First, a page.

Captain Heinrich Hackfeld was an adventurer born in Dalmenhorst, in Oldenberg, Germany. He was a sea captain on the China run when he sailed into Honolulu Harbor for provisions.
He stayed; he and his brother-in-law Johann Carl Pflueger founded a dry goods store called H Hackfeld and Company in 1849 in Honolulu. In 1881, Paul Isenberg became a partner.
George Rodiek was first vice president of H Hackfeld & Co; he also served as German consul in the Islands. In 1905, Rodiek built a two-story home with a series of garden featuring ferns, rocks and orchard in Nuʻuanu.
Then, WWI came (1914-1918.) In 1918, using the terms of the Trading with the Enemy Act and its amendments, the US government seized H Hackfeld & Company and ordered the sale of German-owned shares. (Jung)
The patriotic sounding “American Factors, Ltd,” the newly-formed Hawaiʻi-based corporation, whose largest shareholders included Alexander & Baldwin, C Brewer & Company, Castle & Cooke, HP Baldwin Ltd, Matson Navigation Company and Welch & Company, bought the H Hackfeld stock. (Jung)
The German-started H Hackfeld & Co became one of Hawaiʻi’s “Big Five.” (Hawaiʻi’s Big 5 were: Amfac – starting as Hackfeld & Company (1849;) Alexander & Baldwin (1870;) Theo H Davies (1845;) Castle & Cooke (1851) and C Brewer (1826.))
In 1918, Rodiek sold his Nuʻuanu home to Alan Wilcox who remained in it until the 1930s when it was taken over by Henry Alexander Walker (Walker became president of American Factors in the 1930s – American Factors shortened its name to “Amfac” in 1966.
The next year (1967,) Alexander’s son, Henry Alexander Walker became president and later Board Chairman. Over the next 15-years, Walker took Amfac from a company that largely depended on sugar production in Hawaiʻi to a broadly diversified conglomerate. After adding so many companies, Amfac sales were $1.3 billion by 1976, up from $575 million in 1971. (hbs-edu)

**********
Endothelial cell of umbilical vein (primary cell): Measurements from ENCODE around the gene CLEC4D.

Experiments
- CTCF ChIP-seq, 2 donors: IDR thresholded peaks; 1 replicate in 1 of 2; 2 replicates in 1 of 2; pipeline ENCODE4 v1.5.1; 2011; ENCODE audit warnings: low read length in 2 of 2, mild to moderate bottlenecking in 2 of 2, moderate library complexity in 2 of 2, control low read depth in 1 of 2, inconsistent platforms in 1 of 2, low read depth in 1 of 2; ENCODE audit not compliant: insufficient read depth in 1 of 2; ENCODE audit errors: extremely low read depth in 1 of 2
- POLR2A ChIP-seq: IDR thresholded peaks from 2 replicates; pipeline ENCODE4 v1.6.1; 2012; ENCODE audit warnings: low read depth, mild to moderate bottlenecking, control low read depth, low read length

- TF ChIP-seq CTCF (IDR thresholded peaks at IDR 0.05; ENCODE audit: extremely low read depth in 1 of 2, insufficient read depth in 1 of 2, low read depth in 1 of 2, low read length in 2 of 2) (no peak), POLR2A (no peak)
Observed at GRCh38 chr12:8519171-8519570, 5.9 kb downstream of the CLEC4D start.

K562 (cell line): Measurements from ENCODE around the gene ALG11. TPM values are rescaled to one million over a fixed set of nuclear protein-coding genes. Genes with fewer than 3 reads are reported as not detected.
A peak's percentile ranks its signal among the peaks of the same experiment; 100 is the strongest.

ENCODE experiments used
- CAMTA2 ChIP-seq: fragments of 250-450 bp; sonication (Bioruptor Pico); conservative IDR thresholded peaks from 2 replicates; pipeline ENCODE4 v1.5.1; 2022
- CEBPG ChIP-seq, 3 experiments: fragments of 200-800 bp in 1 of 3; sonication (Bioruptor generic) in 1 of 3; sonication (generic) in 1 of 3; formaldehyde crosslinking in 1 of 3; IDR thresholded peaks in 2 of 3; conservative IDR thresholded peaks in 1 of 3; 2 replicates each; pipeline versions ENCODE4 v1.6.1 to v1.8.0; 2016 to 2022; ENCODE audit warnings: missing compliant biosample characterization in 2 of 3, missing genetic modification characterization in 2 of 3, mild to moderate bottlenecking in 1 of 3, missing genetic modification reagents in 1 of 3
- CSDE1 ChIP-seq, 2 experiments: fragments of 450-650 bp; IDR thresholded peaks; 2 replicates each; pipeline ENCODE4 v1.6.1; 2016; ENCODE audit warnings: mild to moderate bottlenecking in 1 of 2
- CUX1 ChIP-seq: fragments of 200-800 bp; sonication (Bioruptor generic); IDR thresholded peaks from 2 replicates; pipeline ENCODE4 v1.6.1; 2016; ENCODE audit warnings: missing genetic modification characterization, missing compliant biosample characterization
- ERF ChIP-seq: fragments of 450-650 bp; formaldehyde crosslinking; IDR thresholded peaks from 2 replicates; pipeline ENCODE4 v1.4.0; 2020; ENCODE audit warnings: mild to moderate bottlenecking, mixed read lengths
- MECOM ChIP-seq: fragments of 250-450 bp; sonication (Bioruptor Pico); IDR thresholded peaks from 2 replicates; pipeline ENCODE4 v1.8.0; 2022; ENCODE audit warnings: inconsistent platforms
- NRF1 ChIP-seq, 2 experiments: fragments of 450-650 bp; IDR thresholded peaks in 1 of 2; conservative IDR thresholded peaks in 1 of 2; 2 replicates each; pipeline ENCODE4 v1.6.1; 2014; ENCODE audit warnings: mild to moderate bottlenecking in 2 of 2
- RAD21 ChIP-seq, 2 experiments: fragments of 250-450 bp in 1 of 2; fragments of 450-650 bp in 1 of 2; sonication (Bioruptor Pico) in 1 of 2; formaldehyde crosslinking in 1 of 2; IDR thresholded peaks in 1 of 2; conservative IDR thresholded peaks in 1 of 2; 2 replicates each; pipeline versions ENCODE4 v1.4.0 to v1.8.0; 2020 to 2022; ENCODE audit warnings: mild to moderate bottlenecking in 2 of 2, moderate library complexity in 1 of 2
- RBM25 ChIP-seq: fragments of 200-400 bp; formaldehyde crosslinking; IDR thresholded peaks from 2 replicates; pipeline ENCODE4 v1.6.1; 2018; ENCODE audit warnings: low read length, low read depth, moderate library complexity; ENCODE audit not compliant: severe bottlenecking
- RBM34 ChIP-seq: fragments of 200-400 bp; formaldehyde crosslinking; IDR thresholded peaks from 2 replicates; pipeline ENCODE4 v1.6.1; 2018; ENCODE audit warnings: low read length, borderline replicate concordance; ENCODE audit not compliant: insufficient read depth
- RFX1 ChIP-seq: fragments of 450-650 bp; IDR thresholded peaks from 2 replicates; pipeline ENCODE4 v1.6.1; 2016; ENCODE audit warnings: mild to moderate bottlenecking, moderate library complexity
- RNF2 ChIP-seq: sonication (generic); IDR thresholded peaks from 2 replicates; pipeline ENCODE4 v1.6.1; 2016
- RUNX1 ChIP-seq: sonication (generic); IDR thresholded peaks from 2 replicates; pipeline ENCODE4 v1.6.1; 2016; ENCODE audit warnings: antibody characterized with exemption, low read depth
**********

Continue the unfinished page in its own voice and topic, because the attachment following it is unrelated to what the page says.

After subsequent sales of controlling interests in the company and liquidation of land and other assets, in 2002, the once dominant business in Hawaiʻi, the biggest of the Hawaiʻi Big Five, Amfac Hawaiʻi, LLC (Limited Liability Company) filed for federal bankruptcy protection. (TGI)
OK, back to the house … The nearly-6-acres of grounds were originally used for orchards and vegetables although the Japanese garden was put in shortly after the house was built (thought to be the oldest formal Japanese garden in Hawaiʻi,) the stones, lamps and images specially brought from Japan for it.
Wilcox expanded the gardens, but it was not until the Walkers took over the house that the grounds were made into a showplace. (NPS)
The Walkers turned the estate into world famous orchid gardens. Una Walker (Henry Sr’s wife) maintained the estate by making the grounds available for weddings and visitors and as a movie and television set.
The Walker residence is one of the few intact estates that were built in the upper Nuʻuanu Valley before and after the turn of the century. The Classical Revival style reflects an era of gracious living that for various reasons has passed from existence except in a few isolated cases. (NPS)
In 1973, the property was listed on the National Register of Historic Places; in addition more that 20 of its trees are listed as exceptional trees. (Being on the register doesn’t mean that a private landowner cannot demolish a historic site.)
In 1989, two years after Una’s death, the house and its grounds were sold by the Walker heirs to Masao Nangaku of Minami Group (USA) Inc. His intention was to restore the original house to be used as a corporate retreat; he renovated the house.
After Nangaku experienced financial problems, Richard Fried and partners took the property over and, in 1998, asked for planning permission to build a chapel to facilitate weddings on the site.
When this was refused, the estate was sold to Holy-eye (the Hawaii business arm of Forshang World Foundation and Forshang Buddhism World Center) the same day.
In 2005, Holy-Eye listed the estate for sale. In June 2006, real-estate developer TR Partners attempted to purchase the estate and planned to demolish the building and subdivide up to 20-home sites.
In 2006, Historic Hawaiʻi Foundation listed the Walker Estate to that year’s Most Endangered Historic Site (listing there calls attention to Historic resources that are often threatened by demolition, neglect, ignorance and/or apathy.)
The Taiwan and US flags are flown at the entrance to the property.
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My parents were friends of the Walkers, and I’m glad they are not around to witness the heartbreaking demise this beautiful property suffered following the original sale. Surely there must be some local billionaire with good taste who could restore the property to its glory days and ensure that greedy speculators could never touch it, again.